There will most probably be no comprehensive immigration reform this year. At a recent meeting of Democratic senators and immigration advocates, a consensus was reached that it would be difficult to pass a bill before the November election because of strong Republican opposition.
The Democrat’s strategy now is to try to push for the passage of legislations with bipartisan support such as the DREAM Act and the AgJOBS Act.
The DREAM Act (Development, Relief, and Education Act for Minors) would grant permanent resident status to undocumented students who have been residing here in the U.S. for several years while the AgJOBS Act (Agricultural Job Opportunity, Benefits and Security) would give temporary immigration status and eventually permanent resident status to undocumented farmworkers who have worked in the U.S.
There are rumors of another option. The current administration may be contemplating to grant either deferred action or parole to millions of undocumented aliens with no criminal record. Such action which does not need congressional approval would defer their deportation and allow them to stay in the U.S. and work.
The rumors about such an executive act have been widespread that 8 Republican senators wrote a letter to President Obama last June 21 asking him to confirm or deny it. The senators were Chuck Grassley, Orrin Hatch, Jim Bunning, Saxby Chambliss, Jim Inhofe, Johnny Isakson, Thad Cochran and David Vitter. Incidentally, these senators voted against the immigration reform bill that passed the Senate in 2007.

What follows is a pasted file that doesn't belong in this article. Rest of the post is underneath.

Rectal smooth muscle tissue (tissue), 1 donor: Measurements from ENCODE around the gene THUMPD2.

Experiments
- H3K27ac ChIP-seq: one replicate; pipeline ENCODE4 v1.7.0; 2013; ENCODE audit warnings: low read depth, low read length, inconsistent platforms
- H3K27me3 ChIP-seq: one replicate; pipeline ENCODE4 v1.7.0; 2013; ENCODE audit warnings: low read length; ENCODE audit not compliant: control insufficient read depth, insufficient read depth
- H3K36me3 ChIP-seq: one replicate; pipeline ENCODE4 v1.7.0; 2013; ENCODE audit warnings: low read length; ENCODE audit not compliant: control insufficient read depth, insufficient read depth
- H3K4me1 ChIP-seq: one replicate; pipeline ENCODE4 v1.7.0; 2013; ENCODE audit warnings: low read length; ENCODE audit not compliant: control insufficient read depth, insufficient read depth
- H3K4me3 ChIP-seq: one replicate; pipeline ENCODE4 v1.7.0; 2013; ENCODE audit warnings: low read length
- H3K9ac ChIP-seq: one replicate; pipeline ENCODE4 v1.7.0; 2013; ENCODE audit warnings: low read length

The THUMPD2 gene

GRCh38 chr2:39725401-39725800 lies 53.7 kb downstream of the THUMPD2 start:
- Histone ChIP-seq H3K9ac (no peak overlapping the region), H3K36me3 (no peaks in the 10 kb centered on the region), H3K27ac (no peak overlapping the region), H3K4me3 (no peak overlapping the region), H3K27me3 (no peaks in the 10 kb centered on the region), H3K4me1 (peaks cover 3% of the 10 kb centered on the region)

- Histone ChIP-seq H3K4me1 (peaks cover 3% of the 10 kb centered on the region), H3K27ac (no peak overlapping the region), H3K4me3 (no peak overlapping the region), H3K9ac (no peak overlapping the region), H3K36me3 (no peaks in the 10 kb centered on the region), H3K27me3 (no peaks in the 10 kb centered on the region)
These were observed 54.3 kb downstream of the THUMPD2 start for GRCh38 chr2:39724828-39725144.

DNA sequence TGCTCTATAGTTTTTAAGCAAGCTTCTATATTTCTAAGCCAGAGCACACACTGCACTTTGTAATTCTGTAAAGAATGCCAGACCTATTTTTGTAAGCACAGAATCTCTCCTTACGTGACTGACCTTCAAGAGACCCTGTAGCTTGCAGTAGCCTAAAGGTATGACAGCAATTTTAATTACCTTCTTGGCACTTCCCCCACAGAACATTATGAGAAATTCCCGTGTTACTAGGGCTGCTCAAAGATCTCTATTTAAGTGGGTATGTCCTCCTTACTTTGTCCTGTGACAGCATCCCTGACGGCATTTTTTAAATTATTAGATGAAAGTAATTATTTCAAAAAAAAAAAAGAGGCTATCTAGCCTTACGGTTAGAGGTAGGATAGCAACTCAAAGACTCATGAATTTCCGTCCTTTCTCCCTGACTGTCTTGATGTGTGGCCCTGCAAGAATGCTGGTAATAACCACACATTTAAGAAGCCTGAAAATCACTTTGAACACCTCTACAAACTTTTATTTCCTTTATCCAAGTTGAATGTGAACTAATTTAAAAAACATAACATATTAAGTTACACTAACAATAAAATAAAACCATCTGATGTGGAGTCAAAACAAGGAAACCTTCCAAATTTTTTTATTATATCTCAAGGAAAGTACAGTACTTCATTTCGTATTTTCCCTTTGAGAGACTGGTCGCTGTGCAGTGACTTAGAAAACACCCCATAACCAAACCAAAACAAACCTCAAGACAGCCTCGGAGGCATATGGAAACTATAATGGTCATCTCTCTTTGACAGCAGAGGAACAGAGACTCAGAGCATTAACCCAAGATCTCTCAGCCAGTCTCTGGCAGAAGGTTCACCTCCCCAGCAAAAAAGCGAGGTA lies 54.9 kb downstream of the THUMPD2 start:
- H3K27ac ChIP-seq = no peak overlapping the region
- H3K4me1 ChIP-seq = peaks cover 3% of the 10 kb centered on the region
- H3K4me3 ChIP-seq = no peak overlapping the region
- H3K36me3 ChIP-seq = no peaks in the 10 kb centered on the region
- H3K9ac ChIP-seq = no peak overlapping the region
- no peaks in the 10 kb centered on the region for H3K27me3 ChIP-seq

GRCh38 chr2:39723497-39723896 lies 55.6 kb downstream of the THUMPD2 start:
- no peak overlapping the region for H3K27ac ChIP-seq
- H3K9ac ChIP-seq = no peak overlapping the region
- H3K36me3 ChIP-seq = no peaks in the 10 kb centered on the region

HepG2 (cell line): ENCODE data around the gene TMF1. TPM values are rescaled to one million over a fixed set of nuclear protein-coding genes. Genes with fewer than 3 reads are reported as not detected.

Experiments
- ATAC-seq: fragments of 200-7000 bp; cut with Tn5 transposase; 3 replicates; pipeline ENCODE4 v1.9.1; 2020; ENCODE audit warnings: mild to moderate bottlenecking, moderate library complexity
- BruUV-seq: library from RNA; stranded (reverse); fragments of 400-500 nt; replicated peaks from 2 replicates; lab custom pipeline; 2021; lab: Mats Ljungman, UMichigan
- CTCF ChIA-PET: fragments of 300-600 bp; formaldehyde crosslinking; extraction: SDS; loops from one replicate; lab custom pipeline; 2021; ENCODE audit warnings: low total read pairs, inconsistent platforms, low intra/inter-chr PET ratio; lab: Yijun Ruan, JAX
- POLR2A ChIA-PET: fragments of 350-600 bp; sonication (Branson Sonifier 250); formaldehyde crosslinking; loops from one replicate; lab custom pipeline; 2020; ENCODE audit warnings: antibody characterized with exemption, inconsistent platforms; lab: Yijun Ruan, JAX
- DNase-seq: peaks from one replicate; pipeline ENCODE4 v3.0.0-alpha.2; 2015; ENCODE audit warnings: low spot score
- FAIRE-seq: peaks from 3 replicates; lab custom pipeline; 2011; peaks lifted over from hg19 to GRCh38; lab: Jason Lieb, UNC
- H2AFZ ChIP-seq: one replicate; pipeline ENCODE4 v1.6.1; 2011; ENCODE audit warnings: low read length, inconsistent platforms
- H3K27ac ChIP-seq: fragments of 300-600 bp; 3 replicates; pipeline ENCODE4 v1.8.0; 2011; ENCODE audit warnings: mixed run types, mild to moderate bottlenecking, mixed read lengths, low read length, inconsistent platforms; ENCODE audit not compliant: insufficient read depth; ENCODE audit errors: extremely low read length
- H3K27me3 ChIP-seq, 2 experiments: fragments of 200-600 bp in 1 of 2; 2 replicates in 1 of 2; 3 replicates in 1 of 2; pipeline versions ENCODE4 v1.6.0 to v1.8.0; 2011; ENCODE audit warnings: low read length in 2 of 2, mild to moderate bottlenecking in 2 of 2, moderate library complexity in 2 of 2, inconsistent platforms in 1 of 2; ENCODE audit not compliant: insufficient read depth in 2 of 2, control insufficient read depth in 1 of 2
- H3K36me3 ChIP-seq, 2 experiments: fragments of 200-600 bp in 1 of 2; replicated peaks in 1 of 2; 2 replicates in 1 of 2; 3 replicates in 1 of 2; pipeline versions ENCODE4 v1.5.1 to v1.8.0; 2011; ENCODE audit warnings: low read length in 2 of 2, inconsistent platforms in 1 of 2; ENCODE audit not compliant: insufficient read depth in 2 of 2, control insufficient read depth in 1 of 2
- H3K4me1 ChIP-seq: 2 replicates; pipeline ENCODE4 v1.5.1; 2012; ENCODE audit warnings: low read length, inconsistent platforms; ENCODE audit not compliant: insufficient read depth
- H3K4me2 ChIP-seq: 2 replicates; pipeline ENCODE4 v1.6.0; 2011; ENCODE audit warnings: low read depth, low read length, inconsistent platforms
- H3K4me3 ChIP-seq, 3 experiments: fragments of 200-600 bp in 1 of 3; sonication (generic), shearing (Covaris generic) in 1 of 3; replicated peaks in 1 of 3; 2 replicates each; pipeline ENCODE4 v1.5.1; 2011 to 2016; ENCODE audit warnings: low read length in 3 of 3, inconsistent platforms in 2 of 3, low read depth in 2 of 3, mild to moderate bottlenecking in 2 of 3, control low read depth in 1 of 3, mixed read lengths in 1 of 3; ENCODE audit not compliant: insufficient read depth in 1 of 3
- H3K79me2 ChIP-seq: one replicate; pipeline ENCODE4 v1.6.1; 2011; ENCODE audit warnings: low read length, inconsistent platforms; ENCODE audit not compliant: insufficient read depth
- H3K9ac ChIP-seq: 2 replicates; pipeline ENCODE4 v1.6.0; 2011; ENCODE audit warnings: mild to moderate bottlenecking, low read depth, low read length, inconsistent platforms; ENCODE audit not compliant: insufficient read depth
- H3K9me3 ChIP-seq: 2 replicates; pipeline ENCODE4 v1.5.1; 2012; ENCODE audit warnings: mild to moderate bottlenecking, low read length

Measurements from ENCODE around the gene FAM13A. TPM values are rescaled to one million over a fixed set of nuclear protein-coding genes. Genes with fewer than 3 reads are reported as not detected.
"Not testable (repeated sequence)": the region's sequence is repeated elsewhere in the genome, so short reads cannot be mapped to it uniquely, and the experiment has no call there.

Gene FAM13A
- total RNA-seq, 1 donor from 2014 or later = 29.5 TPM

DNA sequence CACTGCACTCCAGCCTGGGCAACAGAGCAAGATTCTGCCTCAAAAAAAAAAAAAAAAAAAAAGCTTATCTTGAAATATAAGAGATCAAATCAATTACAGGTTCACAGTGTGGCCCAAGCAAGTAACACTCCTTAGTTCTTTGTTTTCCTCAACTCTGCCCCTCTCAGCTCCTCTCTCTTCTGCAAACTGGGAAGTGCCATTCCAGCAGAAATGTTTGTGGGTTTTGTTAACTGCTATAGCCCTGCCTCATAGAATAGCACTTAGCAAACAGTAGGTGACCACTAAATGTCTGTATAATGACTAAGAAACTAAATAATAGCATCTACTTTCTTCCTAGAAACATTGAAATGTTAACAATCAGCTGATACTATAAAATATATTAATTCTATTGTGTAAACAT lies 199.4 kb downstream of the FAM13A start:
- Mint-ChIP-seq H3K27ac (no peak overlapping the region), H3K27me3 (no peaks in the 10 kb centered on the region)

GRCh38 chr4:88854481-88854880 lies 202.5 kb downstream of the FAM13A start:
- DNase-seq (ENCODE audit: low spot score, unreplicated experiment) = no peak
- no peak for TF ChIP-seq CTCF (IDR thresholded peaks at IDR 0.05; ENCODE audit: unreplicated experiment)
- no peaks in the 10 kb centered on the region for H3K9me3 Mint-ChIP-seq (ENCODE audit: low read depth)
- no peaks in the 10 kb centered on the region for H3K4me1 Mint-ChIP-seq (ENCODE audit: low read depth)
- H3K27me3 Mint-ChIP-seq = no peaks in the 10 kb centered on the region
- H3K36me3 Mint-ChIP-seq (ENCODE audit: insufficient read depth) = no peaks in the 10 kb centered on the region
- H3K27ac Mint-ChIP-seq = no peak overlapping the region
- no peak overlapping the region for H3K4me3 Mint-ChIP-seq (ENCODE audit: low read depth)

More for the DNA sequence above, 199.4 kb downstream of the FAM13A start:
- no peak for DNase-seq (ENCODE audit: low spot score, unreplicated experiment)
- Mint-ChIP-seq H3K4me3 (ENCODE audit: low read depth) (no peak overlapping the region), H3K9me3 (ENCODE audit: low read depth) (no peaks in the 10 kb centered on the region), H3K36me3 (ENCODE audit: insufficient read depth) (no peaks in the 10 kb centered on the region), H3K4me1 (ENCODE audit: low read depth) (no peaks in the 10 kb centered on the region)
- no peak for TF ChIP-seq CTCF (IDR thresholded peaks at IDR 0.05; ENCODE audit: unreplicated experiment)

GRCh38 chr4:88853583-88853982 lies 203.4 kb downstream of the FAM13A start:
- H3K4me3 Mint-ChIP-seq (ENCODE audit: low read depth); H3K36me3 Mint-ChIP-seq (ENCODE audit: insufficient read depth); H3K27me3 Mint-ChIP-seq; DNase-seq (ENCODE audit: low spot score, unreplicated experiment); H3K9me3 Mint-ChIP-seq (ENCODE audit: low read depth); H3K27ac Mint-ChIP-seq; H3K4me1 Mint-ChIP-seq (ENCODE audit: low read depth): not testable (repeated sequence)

Their letter alleged that President Obama is pushing to develop a “plan to unilaterally extend either deferred action or parole to millions of illegal aliens in the U.S.” and that this plan will cover those “who willfully overstayed their visas or filed for benefits knowing that they will not be eligible for a status for years to come.”
They asked the President to abandon such a plan because “such deferred action and parole are discretionary actions reserved only for individual cases that present unusual, emergent or humanitarian circumstances.” They further said that it would circumvent the constitutional authority of the Congress to legislate immigration policy.
Deferred action and parole by the executive branch have been granted in the past. I recall that in 1977, the then Immigration and Naturalization Service (INS) granted deferred departure to hundreds of out of status nurses, mostly from the Philippines, who faced the threat of deportation for failing their licensure exams or for changing their employer without authority.
Those nurses, including those who were already under deportation proceedings, were given deferred departure status in 6-month increments up to a total of 3 years. And when they passed their licensure exams they were restored to lawful status.
The deferred status was the result of an agreement between the INS and the National Alliance for Fair Licensure of Foreign Nurse Graduates which I represented.